An urban heat island is a local and temporary phenomenon experienced when certain pockets within a city experience higher heat load than surrounding or neighbouring areas on the same day. The variations are mainly due to heat remaining trapped within locations that often resemble concrete jungles. The temperature variation can range between 3 to 5 degrees Celsius.
Factors that contribute to it
- Rural areas have relatively larger green cover in the form of plantations, farmlands, forests and trees as compared to urban spaces. This green cover plays a major role in regulating heat in its surroundings. Transpiration is a natural way of heat regulation. This is the scientific process of roots absorbing water from the soil, storing it in the leaves and stems of plants, before processing it and releasing it in the form of water vapour.
- On the contrary, urban areas lack sufficient green cover or gardens and are often developed with highrise buildings, roads, parking spaces, pavements and transit routes for public transport. As a result, heat regulation is either completely absent or man-made.
- Proximity construction: An Urban Heat Island can be created when dwellings, stores, and industrial buildings are built close together. Building materials are often excellent at insulating and retaining heat. The regions around buildings become warmer as a result of this insulation.
- The heat island effect is exacerbated by waste heat from automobiles, industries, and air conditioners, which adds warmth to their surrounds.
- Engineers construct skyscrapers when there is no more space for an urban region to grow. Because of all of the building, waste heat and heat that escapes insulation have nowhere to go. It lingers in the UHI’s structures and between them.
- The cloud of air pollution that blankets many cities can operate as a small greenhouse layer, preventing outgoing thermal radiation (heat) from escaping.
- Black or any dark coloured object absorbs all wavelengths of light and converts them to heat, while white reflects it. Cities usually have buildings constructed with glass, bricks, cement and concrete — all of which are dark-coloured materials, meaning they attract and absorb higher heat content.
- Thus forms temporary islands within cities where the heat remains trapped. These are not the typical islands around water bodies, but urban heat islands that record higher day temperatures than other localities.
Impact on urban society
- Energy expenses: The urban heat island effect raises energy expenditures (for example, air conditioning), pollution levels, and heat–related sickness and death. Increased air-conditioning usage for cooling may contribute to global warming, which in turn leads to climate change.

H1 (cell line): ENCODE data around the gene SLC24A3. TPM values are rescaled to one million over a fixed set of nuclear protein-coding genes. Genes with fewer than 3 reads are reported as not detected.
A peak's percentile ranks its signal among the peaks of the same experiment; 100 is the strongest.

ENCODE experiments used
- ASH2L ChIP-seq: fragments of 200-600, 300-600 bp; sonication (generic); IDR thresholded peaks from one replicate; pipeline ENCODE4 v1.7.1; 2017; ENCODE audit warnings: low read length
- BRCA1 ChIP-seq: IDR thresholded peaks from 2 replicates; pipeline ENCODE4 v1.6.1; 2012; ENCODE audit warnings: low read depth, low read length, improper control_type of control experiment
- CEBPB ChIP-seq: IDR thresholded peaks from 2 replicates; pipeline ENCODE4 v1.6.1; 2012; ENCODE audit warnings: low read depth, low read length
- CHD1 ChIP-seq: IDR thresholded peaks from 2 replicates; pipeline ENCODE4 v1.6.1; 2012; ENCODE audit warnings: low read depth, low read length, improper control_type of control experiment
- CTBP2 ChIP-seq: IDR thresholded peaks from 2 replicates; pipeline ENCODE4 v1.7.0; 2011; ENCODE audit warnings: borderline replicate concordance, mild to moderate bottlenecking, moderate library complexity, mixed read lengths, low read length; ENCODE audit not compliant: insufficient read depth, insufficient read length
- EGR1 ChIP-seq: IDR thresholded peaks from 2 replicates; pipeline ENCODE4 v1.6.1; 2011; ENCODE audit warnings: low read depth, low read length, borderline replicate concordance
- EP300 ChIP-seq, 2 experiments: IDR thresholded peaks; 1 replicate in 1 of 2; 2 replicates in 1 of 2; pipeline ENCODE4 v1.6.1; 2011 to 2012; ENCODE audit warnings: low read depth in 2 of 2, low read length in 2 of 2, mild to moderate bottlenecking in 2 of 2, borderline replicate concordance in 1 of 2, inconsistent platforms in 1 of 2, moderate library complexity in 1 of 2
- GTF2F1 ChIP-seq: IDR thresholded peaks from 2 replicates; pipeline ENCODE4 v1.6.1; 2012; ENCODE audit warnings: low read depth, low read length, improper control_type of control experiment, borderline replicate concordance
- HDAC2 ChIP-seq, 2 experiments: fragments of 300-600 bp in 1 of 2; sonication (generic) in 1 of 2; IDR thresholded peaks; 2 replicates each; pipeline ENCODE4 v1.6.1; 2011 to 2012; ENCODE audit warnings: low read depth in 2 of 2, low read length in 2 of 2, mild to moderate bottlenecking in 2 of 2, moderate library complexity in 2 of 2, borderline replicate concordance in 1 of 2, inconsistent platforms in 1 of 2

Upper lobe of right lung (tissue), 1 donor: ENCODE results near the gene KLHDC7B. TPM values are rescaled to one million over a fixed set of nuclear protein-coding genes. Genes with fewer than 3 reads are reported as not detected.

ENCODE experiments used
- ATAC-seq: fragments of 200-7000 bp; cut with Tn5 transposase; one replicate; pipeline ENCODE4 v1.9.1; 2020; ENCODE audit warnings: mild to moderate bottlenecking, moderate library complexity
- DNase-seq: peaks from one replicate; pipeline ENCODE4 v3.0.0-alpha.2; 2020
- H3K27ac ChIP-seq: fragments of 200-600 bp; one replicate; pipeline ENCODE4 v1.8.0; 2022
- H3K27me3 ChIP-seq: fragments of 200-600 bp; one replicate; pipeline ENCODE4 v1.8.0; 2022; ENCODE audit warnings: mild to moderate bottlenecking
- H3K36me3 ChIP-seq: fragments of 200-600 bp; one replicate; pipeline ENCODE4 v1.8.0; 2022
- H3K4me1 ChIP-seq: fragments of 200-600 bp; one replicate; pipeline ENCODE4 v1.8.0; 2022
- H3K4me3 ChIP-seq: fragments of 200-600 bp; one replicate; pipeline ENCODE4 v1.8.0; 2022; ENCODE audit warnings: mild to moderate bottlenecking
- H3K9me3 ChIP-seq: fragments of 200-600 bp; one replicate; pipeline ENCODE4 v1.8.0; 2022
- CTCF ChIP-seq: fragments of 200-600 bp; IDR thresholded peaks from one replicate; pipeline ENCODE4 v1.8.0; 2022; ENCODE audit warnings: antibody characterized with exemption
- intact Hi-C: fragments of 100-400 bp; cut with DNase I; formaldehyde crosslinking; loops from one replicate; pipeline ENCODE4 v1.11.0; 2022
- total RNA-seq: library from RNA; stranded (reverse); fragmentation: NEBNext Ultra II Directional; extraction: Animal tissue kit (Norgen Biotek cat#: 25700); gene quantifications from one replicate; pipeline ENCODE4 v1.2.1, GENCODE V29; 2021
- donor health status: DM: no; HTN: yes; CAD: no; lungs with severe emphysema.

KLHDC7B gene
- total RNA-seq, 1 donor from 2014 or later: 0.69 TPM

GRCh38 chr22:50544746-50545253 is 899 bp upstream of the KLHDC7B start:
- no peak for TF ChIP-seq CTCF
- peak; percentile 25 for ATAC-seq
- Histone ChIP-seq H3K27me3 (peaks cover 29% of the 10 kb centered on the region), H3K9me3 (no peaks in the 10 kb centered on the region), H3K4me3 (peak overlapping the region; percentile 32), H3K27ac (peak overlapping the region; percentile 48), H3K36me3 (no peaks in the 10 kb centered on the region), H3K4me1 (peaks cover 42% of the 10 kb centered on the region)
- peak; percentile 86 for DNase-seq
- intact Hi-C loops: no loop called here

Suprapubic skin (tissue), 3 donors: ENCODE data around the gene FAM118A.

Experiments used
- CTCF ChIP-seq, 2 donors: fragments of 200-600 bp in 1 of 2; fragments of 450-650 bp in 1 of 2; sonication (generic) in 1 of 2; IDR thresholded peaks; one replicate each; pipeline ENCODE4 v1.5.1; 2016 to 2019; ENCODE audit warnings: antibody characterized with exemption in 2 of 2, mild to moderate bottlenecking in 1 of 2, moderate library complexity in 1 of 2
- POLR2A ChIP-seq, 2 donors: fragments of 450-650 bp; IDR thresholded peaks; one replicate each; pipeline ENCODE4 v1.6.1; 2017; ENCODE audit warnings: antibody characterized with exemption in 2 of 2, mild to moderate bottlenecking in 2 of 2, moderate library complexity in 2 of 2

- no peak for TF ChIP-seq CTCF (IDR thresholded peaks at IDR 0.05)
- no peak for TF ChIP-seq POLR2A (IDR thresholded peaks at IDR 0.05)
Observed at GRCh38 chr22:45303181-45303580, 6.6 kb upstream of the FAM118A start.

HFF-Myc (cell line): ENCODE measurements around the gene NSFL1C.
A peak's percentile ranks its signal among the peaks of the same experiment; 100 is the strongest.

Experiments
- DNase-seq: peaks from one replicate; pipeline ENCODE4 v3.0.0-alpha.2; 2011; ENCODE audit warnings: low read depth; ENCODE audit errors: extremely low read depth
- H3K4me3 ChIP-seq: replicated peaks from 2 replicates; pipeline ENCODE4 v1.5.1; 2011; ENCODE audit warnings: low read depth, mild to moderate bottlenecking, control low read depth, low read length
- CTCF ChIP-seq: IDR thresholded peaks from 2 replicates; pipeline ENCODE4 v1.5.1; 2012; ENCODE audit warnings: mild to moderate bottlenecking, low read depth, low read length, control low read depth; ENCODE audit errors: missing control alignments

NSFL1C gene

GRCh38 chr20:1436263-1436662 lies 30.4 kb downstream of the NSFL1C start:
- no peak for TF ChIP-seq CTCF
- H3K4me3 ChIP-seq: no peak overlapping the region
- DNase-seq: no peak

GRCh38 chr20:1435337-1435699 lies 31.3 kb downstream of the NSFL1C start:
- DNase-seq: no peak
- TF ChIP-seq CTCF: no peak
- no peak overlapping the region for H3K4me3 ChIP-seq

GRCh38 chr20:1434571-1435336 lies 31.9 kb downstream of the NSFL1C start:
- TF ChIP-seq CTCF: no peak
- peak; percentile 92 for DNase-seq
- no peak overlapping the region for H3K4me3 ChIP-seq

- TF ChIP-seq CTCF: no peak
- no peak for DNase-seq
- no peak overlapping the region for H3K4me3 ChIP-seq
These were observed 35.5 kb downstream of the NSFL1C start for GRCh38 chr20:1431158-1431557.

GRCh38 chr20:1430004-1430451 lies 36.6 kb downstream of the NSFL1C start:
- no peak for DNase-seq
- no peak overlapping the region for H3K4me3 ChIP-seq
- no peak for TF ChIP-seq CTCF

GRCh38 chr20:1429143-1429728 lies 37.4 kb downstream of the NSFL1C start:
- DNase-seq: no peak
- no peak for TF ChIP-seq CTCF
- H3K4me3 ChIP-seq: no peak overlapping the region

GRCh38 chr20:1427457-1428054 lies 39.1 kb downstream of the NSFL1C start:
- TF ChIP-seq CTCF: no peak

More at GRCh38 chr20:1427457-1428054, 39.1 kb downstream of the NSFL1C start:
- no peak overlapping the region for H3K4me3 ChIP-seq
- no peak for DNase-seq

- Heat-loving species colonisation: The UHI encourages the colonisation of species that like warm temperatures, such as lizards and geckos, due to increased temperatures in urban environments. Ectotherms are insects, like as ants, that are more common here than in rural settings.
- Heatwaves: Heat waves are common in cities, affecting human and animal health by causing heat cramps, sleep loss, and higher death rates.
- Poor air quality: Because more pollutants (from automobiles, industries, and people) are pushed into the air, air quality in UHIs is frequently poor. The urban landscape: buildings, roads, walkways, and parking lots prevent these toxins from dispersion and becoming less hazardous.
- Poor water quality: Water quality is also a problem. Warm water from the UHI flows into nearby streams, putting native animals that have acclimated to a colder aquatic habitat under stress.
How can urban heat islands be reduced?
- The main way to cut heat load within urban areas is increasing the green cover; filling open spaces with trees and plants.
- Green roofs: Using green roofs, which are plant-covered roofs of buildings, helps to cool things down. Using light-colored concrete (using limestone particles mixed with asphalt (or tar) to create a greyish or even pinkish road surface (as some locations in the US have done); they are 50% better than black because they absorb less heat and reflect more sunshine. We should also paint rooftops green and put solar panels against a green backdrop.
- Other ways of heat mitigation include appropriate choice of construction materials, promoting terrace and kitchen gardens, and painting white or light colours on terraces wherever possible to reflect heat.
How to structure
- Give a brief intro about urban heat islands
- Explain the major elements associated and how it is formed
- Analyse its impact on the urban society
- Suggest measures